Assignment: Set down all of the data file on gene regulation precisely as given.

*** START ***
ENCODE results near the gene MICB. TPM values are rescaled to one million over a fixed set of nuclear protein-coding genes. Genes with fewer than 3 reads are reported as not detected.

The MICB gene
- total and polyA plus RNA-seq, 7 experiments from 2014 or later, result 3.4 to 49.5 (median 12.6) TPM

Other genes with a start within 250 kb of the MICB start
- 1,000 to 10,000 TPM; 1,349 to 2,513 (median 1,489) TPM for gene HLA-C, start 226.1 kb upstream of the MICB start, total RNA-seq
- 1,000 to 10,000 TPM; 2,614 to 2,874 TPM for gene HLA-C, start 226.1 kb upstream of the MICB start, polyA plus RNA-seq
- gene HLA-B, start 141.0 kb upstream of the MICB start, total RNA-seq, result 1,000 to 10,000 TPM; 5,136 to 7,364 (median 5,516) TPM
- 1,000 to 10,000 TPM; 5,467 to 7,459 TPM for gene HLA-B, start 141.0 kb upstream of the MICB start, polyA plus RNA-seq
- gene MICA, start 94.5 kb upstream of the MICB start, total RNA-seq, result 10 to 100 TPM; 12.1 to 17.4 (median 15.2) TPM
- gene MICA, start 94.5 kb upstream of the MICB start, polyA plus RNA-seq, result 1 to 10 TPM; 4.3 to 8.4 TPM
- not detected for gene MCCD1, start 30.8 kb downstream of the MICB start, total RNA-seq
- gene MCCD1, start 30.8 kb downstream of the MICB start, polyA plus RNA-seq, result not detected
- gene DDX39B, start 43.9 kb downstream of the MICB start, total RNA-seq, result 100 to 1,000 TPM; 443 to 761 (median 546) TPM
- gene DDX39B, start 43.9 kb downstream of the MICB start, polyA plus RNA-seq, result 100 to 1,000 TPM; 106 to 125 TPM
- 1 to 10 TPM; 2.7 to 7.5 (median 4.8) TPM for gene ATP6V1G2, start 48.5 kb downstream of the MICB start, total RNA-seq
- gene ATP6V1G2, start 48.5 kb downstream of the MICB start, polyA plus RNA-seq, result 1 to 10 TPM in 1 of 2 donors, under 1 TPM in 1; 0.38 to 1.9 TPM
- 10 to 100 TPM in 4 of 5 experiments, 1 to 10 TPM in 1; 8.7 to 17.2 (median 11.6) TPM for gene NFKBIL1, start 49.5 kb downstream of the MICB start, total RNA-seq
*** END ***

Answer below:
ENCODE results near the gene MICB. TPM values are rescaled to one million over a fixed set of nuclear protein-coding genes. Genes with fewer than 3 reads are reported as not detected.

The MICB gene
- total and polyA plus RNA-seq, 7 experiments from 2014 or later, result 3.4 to 49.5 (median 12.6) TPM

Other genes with a start within 250 kb of the MICB start
- 1,000 to 10,000 TPM; 1,349 to 2,513 (median 1,489) TPM for gene HLA-C, start 226.1 kb upstream of the MICB start, total RNA-seq
- 1,000 to 10,000 TPM; 2,614 to 2,874 TPM for gene HLA-C, start 226.1 kb upstream of the MICB start, polyA plus RNA-seq
- gene HLA-B, start 141.0 kb upstream of the MICB start, total RNA-seq, result 1,000 to 10,000 TPM; 5,136 to 7,364 (median 5,516) TPM
- 1,000 to 10,000 TPM; 5,467 to 7,459 TPM for gene HLA-B, start 141.0 kb upstream of the MICB start, polyA plus RNA-seq
- gene MICA, start 94.5 kb upstream of the MICB start, total RNA-seq, result 10 to 100 TPM; 12.1 to 17.4 (median 15.2) TPM
- gene MICA, start 94.5 kb upstream of the MICB start, polyA plus RNA-seq, result 1 to 10 TPM; 4.3 to 8.4 TPM
- not detected for gene MCCD1, start 30.8 kb downstream of the MICB start, total RNA-seq
- gene MCCD1, start 30.8 kb downstream of the MICB start, polyA plus RNA-seq, result not detected
- gene DDX39B, start 43.9 kb downstream of the MICB start, total RNA-seq, result 100 to 1,000 TPM; 443 to 761 (median 546) TPM
- gene DDX39B, start 43.9 kb downstream of the MICB start, polyA plus RNA-seq, result 100 to 1,000 TPM; 106 to 125 TPM
- 1 to 10 TPM; 2.7 to 7.5 (median 4.8) TPM for gene ATP6V1G2, start 48.5 kb downstream of the MICB start, total RNA-seq
- gene ATP6V1G2, start 48.5 kb downstream of the MICB start, polyA plus RNA-seq, result 1 to 10 TPM in 1 of 2 donors, under 1 TPM in 1; 0.38 to 1.9 TPM
- 10 to 100 TPM in 4 of 5 experiments, 1 to 10 TPM in 1; 8.7 to 17.2 (median 11.6) TPM for gene NFKBIL1, start 49.5 kb downstream of the MICB start, total RNA-seq